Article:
Tuesday, September 7, 2010

Both Prime and Subprime Mortgages are Falling into Default. Why?

Chicago Fed economists Gene Amromin and Anna Paulson have completed an empirical study that disprove some of the theories behind the causes of rising mortgage default rates. They write:

For the past several years, the news media have carried countless stories about soaring defaults among subprime mortgage borrowers. Although concern over this segment of the mortgage market is certainly justified, subprime mortgages only account for about one quarter of the total outstanding mortgages in the United States. The remaining 75 percent are prime loans that are made to borrowers with good credit, who fully document their income and make traditional down payments. While default rates on prime loans are significantly lower than those on subprime loans, they are also increasing rapidly. For example, among prime loans made in 2005, 2.2 percent were 60 days or more overdue 12 months after the loan was made (our definition of default). For loans made in 2006, this percentage nearly doubled to 4.2 percent, and for loans made in 2007 it rose by another 20 percent, reaching 4.8 percent. By comparison, the percentage of subprime loans that had defaulted after 12 months was 14.6 percent for loans made in 2005, 20.5 percent for loans made in 2006, and 21.9 percent for loans made in 2007. To put these figures in perspective, only 1.4 percent of prime loans and less than 7 percent of subprime originated in 2002 defaulted within their first 12 months.1 How do we account for these historically high default rates? How have recent trends in home prices and economic conditions affected mortgage markets? One of the things we want to consider, specifically, is whether prime and subprime loans responded similarly to home price dynamics.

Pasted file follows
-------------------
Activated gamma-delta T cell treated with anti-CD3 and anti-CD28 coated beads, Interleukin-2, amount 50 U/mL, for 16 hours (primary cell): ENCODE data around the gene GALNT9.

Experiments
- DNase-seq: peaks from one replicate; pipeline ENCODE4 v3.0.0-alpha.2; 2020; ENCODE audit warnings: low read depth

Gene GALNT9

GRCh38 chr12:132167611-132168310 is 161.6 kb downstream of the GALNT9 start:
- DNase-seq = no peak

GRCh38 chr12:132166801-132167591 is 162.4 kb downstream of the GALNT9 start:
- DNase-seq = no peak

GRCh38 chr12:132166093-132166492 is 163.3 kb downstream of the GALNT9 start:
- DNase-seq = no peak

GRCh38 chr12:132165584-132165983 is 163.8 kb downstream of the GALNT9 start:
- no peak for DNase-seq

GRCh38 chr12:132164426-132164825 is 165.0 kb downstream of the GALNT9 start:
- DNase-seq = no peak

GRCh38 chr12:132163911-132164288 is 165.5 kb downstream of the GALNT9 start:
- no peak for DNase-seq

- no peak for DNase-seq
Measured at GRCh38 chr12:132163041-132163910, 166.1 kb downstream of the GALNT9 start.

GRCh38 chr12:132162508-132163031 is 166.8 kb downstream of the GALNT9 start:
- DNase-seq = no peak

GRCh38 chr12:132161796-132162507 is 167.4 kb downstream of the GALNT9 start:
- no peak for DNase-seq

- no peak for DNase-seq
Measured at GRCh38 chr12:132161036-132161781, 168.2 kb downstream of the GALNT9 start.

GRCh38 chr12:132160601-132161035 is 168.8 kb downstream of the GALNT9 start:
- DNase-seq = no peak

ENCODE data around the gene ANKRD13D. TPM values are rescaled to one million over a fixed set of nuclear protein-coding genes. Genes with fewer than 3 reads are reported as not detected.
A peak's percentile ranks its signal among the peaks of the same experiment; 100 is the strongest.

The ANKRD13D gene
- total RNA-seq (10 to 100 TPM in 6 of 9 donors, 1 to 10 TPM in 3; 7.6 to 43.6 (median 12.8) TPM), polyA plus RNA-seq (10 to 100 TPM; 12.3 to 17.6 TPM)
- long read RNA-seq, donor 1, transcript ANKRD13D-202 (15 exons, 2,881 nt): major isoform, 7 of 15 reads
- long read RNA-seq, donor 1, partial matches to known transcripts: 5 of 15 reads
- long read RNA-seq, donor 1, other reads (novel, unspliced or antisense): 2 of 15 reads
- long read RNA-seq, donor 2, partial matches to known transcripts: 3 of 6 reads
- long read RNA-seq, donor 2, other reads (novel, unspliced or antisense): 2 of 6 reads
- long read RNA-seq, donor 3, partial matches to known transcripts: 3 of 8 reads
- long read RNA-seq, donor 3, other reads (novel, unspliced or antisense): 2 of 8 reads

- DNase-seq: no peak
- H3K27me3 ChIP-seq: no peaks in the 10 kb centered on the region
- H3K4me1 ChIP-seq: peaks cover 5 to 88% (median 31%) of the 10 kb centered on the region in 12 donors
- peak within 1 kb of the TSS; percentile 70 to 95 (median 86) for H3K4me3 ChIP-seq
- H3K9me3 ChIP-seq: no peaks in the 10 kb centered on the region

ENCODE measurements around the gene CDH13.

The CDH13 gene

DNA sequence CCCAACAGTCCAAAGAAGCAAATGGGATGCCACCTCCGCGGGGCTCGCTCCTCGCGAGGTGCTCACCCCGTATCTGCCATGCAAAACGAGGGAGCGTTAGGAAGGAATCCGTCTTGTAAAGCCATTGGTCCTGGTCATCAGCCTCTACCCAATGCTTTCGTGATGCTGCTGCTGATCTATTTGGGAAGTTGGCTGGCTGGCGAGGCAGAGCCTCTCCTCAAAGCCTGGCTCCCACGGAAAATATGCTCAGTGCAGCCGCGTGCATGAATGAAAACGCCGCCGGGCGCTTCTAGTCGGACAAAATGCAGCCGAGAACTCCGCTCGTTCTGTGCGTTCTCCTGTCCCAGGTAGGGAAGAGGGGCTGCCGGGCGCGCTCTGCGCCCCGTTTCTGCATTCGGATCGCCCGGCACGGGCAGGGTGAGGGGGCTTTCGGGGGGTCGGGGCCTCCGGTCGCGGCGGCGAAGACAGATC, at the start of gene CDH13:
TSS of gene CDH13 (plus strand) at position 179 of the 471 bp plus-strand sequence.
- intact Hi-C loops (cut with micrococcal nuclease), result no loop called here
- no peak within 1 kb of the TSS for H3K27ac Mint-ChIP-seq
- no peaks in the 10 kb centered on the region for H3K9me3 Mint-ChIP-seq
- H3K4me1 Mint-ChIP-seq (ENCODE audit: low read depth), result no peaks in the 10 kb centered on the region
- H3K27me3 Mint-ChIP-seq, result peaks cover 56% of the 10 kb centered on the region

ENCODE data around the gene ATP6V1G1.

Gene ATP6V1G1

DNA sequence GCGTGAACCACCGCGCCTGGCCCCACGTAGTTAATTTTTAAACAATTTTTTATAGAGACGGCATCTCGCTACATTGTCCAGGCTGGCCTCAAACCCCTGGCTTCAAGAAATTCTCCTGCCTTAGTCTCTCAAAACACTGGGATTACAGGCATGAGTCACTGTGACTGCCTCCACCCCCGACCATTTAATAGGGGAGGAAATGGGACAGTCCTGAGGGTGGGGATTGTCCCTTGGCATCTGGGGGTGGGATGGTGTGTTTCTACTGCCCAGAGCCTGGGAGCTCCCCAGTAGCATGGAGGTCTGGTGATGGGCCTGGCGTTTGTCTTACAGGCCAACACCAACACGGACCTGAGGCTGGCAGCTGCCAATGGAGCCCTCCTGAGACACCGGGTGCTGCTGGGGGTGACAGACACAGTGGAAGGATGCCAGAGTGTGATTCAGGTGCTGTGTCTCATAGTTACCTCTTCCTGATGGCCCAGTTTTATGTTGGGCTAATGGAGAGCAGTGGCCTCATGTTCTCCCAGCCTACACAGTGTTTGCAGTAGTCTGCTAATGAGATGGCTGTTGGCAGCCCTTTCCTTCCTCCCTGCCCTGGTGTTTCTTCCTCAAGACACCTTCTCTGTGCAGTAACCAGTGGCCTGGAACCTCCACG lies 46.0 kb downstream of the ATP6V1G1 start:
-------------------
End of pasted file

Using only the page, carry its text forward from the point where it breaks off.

Their study does indeed show that it is housing price declines that correlate most closely to housing defaults rather than the structure of loans. This then lays more of the blame of the housing defaulys at the feet of the Federal Reserve, who fueled the out-of-control boom with easy money.  The Amromin Paulson full study is here (Pdf)

1 comment:

  1. The mortgages were underwater and people are cutting their losses. So they hose their credit rating for the near-term. It's better than carrying a mortgage for another 25 years on a property that will never be worth the original loan amount again.

    What's so hard to understand?